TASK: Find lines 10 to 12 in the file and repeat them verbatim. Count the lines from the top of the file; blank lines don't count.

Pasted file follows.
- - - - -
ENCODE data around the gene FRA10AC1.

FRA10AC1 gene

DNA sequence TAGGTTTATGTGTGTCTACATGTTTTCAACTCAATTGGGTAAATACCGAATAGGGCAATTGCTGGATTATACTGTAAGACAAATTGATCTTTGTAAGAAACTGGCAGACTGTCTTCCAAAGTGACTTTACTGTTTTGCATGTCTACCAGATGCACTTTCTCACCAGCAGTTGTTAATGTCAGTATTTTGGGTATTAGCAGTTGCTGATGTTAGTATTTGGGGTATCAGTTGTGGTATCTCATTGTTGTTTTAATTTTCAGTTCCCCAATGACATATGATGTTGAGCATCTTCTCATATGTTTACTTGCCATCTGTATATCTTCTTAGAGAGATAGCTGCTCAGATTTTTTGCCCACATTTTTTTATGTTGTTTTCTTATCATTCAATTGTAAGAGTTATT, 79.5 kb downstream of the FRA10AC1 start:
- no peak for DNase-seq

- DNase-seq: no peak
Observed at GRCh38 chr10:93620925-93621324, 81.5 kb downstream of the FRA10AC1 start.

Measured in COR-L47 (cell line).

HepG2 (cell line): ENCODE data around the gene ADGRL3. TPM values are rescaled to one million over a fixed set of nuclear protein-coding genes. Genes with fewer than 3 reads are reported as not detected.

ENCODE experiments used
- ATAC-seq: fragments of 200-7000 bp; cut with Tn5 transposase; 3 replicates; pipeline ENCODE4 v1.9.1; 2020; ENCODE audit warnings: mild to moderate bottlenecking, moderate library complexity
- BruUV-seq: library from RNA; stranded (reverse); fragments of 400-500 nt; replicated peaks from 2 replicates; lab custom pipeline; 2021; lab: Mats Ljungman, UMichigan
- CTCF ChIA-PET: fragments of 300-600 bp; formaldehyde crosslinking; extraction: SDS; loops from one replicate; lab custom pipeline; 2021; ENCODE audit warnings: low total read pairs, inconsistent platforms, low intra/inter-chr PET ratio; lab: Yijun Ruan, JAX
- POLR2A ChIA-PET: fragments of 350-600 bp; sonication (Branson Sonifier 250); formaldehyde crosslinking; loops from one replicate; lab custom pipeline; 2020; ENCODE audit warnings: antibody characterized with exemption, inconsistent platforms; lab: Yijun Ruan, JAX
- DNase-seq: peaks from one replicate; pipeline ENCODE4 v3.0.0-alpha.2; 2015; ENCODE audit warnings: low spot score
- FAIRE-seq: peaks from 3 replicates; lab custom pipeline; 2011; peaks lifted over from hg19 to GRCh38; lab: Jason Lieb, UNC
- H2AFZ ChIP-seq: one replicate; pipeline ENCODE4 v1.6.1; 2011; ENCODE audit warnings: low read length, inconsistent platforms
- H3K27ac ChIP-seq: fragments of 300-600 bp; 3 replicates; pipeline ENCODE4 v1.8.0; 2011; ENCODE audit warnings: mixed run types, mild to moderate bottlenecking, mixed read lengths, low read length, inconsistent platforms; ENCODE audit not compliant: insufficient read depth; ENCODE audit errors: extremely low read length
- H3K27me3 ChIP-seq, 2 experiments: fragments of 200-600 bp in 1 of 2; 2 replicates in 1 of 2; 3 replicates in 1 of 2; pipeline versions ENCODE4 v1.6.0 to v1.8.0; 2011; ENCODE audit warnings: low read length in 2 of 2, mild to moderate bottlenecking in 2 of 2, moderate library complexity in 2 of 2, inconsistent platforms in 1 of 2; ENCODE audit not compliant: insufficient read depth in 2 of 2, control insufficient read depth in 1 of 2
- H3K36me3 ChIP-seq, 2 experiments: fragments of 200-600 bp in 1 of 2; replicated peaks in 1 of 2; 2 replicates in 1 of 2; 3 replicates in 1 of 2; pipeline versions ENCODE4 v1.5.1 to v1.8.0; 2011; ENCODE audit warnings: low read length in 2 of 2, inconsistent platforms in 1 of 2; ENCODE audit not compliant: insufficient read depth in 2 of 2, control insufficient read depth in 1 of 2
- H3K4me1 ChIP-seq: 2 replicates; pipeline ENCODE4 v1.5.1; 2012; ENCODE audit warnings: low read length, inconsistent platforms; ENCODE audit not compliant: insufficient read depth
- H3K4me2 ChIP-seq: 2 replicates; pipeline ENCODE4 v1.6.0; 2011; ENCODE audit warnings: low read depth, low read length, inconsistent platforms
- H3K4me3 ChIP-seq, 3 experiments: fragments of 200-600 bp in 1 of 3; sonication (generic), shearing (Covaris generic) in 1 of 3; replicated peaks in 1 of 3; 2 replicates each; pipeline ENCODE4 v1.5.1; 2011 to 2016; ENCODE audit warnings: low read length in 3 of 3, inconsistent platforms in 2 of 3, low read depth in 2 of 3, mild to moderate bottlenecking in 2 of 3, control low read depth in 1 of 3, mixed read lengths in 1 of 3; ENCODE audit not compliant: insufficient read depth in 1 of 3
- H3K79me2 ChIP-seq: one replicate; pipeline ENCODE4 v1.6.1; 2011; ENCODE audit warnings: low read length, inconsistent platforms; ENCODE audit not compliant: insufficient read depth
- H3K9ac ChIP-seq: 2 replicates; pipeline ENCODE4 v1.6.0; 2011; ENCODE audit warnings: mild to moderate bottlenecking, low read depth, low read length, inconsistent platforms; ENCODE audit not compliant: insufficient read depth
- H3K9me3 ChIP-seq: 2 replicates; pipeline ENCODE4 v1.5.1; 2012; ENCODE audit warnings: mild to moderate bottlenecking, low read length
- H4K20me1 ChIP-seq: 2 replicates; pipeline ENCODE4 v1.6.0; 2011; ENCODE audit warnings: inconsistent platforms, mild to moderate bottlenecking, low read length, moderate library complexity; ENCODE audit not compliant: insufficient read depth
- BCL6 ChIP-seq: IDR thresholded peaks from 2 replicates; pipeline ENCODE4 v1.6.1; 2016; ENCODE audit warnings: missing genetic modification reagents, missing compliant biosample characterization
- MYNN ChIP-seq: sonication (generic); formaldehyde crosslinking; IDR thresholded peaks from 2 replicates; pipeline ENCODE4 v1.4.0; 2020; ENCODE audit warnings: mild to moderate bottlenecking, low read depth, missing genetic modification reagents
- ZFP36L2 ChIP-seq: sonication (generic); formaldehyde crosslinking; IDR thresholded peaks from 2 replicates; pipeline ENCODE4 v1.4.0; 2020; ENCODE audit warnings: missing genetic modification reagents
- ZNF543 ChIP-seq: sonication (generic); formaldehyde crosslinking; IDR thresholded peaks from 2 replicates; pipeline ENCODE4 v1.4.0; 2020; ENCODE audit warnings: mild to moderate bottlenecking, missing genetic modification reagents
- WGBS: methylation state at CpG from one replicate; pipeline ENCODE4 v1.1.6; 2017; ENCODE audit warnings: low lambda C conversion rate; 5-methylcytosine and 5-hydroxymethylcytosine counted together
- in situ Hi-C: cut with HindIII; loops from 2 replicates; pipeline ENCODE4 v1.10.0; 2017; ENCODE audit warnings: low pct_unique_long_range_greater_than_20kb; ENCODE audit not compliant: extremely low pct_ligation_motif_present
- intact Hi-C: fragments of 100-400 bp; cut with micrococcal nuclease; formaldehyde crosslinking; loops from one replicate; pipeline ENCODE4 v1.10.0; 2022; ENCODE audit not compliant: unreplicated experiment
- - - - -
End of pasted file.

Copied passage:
- ATAC-seq: fragments of 200-7000 bp; cut with Tn5 transposase; 3 replicates; pipeline ENCODE4 v1.9.1; 2020; ENCODE audit warnings: mild to moderate bottlenecking, moderate library complexity
- BruUV-seq: library from RNA; stranded (reverse); fragments of 400-500 nt; replicated peaks from 2 replicates; lab custom pipeline; 2021; lab: Mats Ljungman, UMichigan
- CTCF ChIA-PET: fragments of 300-600 bp; formaldehyde crosslinking; extraction: SDS; loops from one replicate; lab custom pipeline; 2021; ENCODE audit warnings: low total read pairs, inconsistent platforms, low intra/inter-chr PET ratio; lab: Yijun Ruan, JAX